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Present Perfect Progressive Tense

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The present perfect progressive is mainly used, much like the present perfect, to describe an action that has begun in the past and continues until now. But with the difference that the emphasis is on duration and not on the action itself.

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Present Perfect progressive formation

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Regularly:

„have“ / „has“ + „been“ + Infinitive + “-ing“

Just as in the other progressive tenses, the present perfect progressive is formed with the help of a “to be” form and a verb + “-ing”. However, you do not need the “am”, “is”, “are”, “was” or “were” form as “to be” forms, but “have” or “has”.

 

„have / has not“  +  Infinitive + „-ing“

Also, the negation is not really difficult, as the formation of a “normal” sentence. That means you just have to put a “not” behind the “to be” form.

 

Irregular:

On the other hand, there are no irregular verbs in present perfect progressive. The only hack is in the word “have” or “has”.

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What is to be considered in the perfect progressive form!

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The “to be” forms “have” and “has”:

According to the rule (he, she it, the “-s” has to be used) here, only the 3rd person singular “has” is used. In contrast, “have” is used in all other forms.

 

Spelling rules to “-ing” formation:

Particularly, making verbs with ing at the end is very simple. However, there are few points to consider:

 

 1. For verbs ending in “-e”:

The “-e” goes away:

  • give becomes giving

 

2. Verbs ending in “-er”, “-ur”, “-ir”:

The final consonant is doubled:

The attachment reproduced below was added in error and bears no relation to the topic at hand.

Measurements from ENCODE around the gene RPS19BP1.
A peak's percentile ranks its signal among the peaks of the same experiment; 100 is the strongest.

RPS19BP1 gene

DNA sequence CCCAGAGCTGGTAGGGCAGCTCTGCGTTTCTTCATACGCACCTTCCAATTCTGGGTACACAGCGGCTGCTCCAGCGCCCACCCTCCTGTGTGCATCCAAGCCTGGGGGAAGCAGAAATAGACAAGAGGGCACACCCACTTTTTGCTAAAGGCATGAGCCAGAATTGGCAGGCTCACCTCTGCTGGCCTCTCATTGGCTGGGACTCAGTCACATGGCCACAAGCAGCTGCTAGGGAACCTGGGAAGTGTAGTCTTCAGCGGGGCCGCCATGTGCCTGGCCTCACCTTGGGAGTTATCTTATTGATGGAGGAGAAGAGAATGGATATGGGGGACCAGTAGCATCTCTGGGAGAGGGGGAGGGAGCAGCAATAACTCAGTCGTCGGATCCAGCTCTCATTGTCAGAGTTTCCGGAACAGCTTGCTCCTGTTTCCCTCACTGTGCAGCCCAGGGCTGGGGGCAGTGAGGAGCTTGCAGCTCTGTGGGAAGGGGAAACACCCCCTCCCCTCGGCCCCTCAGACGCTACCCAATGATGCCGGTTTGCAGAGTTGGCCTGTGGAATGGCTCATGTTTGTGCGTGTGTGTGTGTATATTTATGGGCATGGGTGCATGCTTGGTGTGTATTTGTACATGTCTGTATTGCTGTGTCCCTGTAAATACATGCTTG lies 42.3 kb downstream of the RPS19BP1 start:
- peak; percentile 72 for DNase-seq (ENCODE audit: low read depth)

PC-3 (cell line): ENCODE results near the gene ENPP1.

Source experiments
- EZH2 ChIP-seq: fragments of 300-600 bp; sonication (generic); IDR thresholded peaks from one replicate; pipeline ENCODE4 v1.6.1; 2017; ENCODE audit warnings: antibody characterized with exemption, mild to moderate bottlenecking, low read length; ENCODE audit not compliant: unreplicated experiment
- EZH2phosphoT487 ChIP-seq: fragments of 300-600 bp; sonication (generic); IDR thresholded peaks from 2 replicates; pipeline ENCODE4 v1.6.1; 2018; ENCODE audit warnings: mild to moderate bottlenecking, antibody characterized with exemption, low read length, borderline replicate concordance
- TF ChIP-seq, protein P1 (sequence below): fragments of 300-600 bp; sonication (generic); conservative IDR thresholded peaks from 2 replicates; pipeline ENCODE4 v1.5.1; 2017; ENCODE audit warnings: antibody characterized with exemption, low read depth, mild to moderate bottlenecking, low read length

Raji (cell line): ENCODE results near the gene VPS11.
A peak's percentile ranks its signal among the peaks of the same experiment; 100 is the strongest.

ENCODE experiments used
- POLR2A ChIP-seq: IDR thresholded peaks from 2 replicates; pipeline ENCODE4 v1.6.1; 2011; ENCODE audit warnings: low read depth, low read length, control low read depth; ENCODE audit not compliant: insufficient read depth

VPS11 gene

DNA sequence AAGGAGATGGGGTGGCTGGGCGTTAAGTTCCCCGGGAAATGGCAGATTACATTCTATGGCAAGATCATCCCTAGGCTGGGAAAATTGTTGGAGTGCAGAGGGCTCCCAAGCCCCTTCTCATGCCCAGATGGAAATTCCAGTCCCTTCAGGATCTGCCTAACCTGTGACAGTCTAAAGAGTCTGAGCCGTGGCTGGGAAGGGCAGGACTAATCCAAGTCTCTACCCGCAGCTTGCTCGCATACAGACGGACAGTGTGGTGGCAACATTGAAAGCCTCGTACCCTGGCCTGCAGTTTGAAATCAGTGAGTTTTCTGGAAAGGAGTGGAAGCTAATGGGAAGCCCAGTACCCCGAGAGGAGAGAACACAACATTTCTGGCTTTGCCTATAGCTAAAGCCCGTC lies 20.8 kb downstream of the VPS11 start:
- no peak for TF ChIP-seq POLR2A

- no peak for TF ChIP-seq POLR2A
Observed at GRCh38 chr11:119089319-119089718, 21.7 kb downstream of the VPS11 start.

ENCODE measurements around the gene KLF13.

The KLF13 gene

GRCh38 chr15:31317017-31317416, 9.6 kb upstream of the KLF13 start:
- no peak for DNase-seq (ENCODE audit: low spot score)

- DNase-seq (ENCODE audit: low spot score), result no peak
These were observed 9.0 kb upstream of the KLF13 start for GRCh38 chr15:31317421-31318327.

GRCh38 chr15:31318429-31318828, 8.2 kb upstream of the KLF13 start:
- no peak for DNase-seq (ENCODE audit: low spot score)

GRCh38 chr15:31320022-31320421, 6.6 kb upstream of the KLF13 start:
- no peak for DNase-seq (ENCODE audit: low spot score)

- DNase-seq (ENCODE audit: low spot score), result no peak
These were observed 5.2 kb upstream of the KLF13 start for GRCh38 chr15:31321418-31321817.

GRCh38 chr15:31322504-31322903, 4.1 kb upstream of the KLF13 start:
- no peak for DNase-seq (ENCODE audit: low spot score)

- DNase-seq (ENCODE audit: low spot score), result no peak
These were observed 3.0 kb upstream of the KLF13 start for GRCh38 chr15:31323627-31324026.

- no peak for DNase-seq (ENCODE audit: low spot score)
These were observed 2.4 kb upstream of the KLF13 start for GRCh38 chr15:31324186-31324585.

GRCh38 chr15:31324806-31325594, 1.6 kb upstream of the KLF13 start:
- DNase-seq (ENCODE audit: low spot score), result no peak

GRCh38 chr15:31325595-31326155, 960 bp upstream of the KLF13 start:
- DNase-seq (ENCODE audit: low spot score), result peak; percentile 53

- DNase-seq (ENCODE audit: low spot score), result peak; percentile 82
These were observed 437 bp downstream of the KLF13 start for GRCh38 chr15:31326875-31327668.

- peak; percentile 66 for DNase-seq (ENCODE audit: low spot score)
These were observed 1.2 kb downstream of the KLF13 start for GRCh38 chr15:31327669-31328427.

• occurs to occurring

 

3. Monosyllabic verbs ending on a stressed consonant:

As with the second rule, the last consonant is doubled here:

  • get becomes getting
  • swim becomes swimming
  • fit becomes fitting

 

4. Verbs ending in “-ie”:

For this purpose, the “-ie” is replaced by a “-y” in the formation:

  • lie becomes lying

 

Don’t be confused:

Basically, both “have not” and “haven’t” express the same thing, only when writing you should consider what intension is behind the text.

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Present Perfect Progressive Example

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Normal sentence:

I have been learning.

 

Negative sentence:

I have not been learning.  /  I haven’t been learning.

 

Question:

Have I been learning?

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Present Perfect Progressive Signal words

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  • All day / month
  • How long?
  • since
  • for
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How the perfect progressive form is used in English!

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  • On the one hand, the “present perfect progressive” is used to describe an action that has begun in the past and is still going on. In contrast to simple present perfect, the emphasis is on the duration of the action and not on the action.
  • On the other hand, the use is to describe an action that has taken place in the past, but which has triggered an unintentional consequence on the future or the present.
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About me

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Hey, I used to think that language learning was innate. Either you can speak English or not and it doesn’t matter how much you learn -“Anyway I don’t record good grades in English.” And that’s where English is so important.

 

After a while, I gave myself one last chance to learn English. Only this time I limited myself to the essential points.

For me, that meant verbs: formation – examples – signal words & usage

This method enabled me to learn English faster than ever before.

 

Since then I know that learning languages is not innate. And through that realization, my vision has become to offer other students the opportunity to learn English, just like I did back then. Now I ask you to help me by sharing this article with your friends!

Thank you very much!

 

Du lasst: Present Perfect Progressive Tense

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Present Perfect Progressive Tense
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